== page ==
Want to be a real race car driver? Get in line, kid. Or even better, get in a Porsche. There are plenty of automakers that love to wax poetic about their involvement in motorsports and how it definitely, certainly, certifiably affects the way they build their cars—which you should absolutely buy—but when it comes to Porsche, it ain’t just talk. Not only is Porsche’s involvement in racing extensive, but it’s also one of the only automakers that offers a direct and clear—if incredibly difficult and unlikely—path from mere track days to a chance at a factory seat, with opportunities for glory and victory at every level in between.
Money helps (duh), but for those with nothing but a pocketful of dreams, it’s worth tracing this through-line Porsche’s so proud of and dedicates so many resources to maintain. And if you’ve ever wondered what the deal is with all these various stickered-up Caymans and 911s you see running wheel-to-wheel, consider this your introduction to Porsche’s motorsports pyramid.
Porsche handles all of its North American motorsports operations under its aptly named Porsche Motorsport North America arm, which was founded in 1985. Under it, the automaker authorizes sales and provides parts and service in the U.S. and Canada for all its race cars. From humble hot laps all the way up to the IMSA WeatherTech SportsCar Championship, there’s no shortage of ways to go fast in a Porsche or watch other people go fast in Porsches. I spoke with Brian Blocker, the series manager for Porsche Carrera Cup North America, to get a better understanding of how exactly the Porsche motorsport pyramid breaks down.
There’s no getting around the fact that racing is an expensive hobby. Keep climbing and in addition to owning a car, you’ll also have to transport yourself, your team, and said car to the track. You’ll have to pay for accommodations, be able to pay for instruction, parts, materials, and licenses, among other things. But for the sake of simplicity, let’s pretend you’re a prospective driver and you want to make it to the upper echelons of Porsche racing. Where do you start?
Track days and autocross events are by far the easiest places to start if you want to see what it’s really like to hustle a car. There are tracks all over North America and many of them have open sessions that you can participate in. Local car clubs also typically host driving events at nearby tracks for their members. You can drive your own car whether or not it’s been modified and it’s a good opportunity to get some coaching if driving instructors are on hand. Just be sure to do the proper preparations beforehand to make sure your car is ready.
Alternatively, there are also driving schools you can sign up for that provide the cars and all the appropriate safety equipment.
So now you’ve got some track-driving under your belt. You’re familiar with things like trail-braking and apex-hunting. Next, you can start looking into Porsche’s club-level racing. There are a bunch of Porsche clubs nationwide that provide members opportunities to drive Porsche’s purpose-built race cars and road-going cars. The two major ones are Porsche Club of America and Porsche Owners Club.
These, as Blocker explained, are for anyone who wants to take their car, whether that be a customer car or a purpose-built racecar, to the track for some wheel-to-wheel action. “This is where we draw from,” he said, referencing a driver talent pool. “It’s where we inspire and educate for driver development.”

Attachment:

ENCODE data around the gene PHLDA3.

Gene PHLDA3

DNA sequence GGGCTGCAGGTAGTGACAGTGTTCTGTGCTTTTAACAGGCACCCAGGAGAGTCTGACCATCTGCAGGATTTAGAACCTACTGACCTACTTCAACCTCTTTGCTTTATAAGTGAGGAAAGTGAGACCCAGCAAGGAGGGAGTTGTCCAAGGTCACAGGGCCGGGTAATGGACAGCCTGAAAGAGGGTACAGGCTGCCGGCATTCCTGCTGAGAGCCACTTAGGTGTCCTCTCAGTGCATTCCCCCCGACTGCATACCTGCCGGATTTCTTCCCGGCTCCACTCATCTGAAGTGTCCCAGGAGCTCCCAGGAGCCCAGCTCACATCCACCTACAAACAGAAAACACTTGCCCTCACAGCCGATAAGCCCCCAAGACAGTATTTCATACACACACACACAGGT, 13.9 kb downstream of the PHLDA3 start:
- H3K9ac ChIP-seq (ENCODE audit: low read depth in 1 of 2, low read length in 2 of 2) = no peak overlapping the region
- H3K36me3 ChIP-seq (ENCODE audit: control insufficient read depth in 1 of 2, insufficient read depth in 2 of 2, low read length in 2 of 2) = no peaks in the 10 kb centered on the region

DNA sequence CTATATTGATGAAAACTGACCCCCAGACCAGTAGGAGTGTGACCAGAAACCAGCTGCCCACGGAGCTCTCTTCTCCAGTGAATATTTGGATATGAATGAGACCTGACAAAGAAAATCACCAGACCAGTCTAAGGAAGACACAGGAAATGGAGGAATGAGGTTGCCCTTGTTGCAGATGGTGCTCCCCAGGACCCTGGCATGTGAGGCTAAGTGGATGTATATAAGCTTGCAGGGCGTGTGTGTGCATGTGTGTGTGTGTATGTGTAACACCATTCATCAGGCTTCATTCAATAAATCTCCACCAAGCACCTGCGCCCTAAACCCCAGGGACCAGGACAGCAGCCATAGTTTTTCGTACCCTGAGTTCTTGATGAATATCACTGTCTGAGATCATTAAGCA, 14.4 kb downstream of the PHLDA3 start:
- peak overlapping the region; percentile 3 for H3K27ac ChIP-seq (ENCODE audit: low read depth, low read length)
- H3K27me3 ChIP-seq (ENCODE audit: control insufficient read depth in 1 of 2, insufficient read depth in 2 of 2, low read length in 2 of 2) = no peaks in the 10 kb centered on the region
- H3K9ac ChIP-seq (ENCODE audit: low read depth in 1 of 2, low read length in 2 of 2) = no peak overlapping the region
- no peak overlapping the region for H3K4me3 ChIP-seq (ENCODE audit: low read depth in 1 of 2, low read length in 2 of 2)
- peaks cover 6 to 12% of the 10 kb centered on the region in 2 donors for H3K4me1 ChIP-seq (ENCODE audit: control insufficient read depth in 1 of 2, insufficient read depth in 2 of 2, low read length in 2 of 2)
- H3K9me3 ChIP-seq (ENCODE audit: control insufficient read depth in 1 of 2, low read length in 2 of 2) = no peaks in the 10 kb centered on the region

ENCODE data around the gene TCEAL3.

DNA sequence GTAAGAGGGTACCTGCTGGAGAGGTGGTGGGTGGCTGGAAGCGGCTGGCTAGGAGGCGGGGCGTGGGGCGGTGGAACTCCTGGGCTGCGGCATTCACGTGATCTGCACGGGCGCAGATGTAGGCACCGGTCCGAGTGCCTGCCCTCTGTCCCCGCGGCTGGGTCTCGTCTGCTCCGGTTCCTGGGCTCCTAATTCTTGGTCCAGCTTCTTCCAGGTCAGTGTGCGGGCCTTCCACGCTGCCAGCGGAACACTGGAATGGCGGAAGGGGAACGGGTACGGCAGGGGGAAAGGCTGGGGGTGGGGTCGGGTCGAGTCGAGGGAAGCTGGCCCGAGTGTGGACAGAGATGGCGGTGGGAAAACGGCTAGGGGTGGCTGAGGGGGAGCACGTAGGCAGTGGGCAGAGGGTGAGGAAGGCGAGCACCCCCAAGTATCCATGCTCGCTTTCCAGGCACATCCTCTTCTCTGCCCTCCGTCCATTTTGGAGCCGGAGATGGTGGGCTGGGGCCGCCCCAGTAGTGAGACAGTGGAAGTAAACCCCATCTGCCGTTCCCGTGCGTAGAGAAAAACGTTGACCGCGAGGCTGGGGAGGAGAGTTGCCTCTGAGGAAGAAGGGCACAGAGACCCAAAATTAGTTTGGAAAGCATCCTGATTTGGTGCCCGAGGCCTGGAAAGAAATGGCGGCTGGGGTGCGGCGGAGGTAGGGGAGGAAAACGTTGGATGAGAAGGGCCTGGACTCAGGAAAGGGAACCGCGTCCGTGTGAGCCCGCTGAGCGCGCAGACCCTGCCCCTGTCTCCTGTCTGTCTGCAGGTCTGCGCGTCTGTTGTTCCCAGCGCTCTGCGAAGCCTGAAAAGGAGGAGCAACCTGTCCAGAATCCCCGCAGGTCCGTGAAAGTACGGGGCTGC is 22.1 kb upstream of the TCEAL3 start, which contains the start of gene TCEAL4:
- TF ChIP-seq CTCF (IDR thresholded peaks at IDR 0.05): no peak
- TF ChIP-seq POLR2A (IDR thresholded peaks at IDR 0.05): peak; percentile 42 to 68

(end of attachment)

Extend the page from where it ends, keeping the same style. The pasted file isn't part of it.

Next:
Obviously, it’s all Porsches at these events. But they’re not super strict about what sort of Porsches. So you could have all kinds of models and builds with different engines and gearboxes. Getting a seat in Porsche club racing involves earning a club racing license by attending driving schools and basically leveling up. “Once you have your amateur license, you can apply to join a club racing level series,” a Porsche motorsports rep explained. “Each series has its own process to allow people to race and monitoring procedure to ensure you are safe to have on track.” Licenses are granted to people who’ve done time with multiple schools and at a high level. You have to show that you understand how to control the car on a track and the rules for competition.
Alternatively, you can contact PCA and ask to be set up in one of its events, but you still have to prove you have enough experience after running multiple events behind the wheel before you can get licensed.
The purpose of participating in Porsche club racing is to enjoy “fun, safe, and clean racing,” according to a company press release. It’s a place where you can experience some competition but not a wildin’ free-for-all with zero rules or safety marshals.
For a lot of people, this is enough. But for those who want to go even higher, there are the one-make series.
Porsche’s various one-make series are comprised of a handful of all-original Porsche cars with engines and gearboxes built by PMNA so there isn’t as much variation in what you’ll see or be able to drive on track.
“Teams can tweak the suspension, the camber on the tires within certain limits,” Blocker said. “There are certain things they can do to best suit the car to a certain track, but then it’s really up to driver skill.”
In the Porsche Sprint Challenge North America series, you’ll race 991.2 and 992.1 911 GT3 Cup cars and 718 Cayman GT4 Clubsports in different competition and track day variations. These, as Blocker described them, are “great education platforms.” They’re based heavily on road cars and though they have racing components, they’re still reportedly easy to drive. Here, drivers can learn the different tracks, how to work with different teams and engineers, experience wheel-to-wheel racing, and maybe even move into a cup car.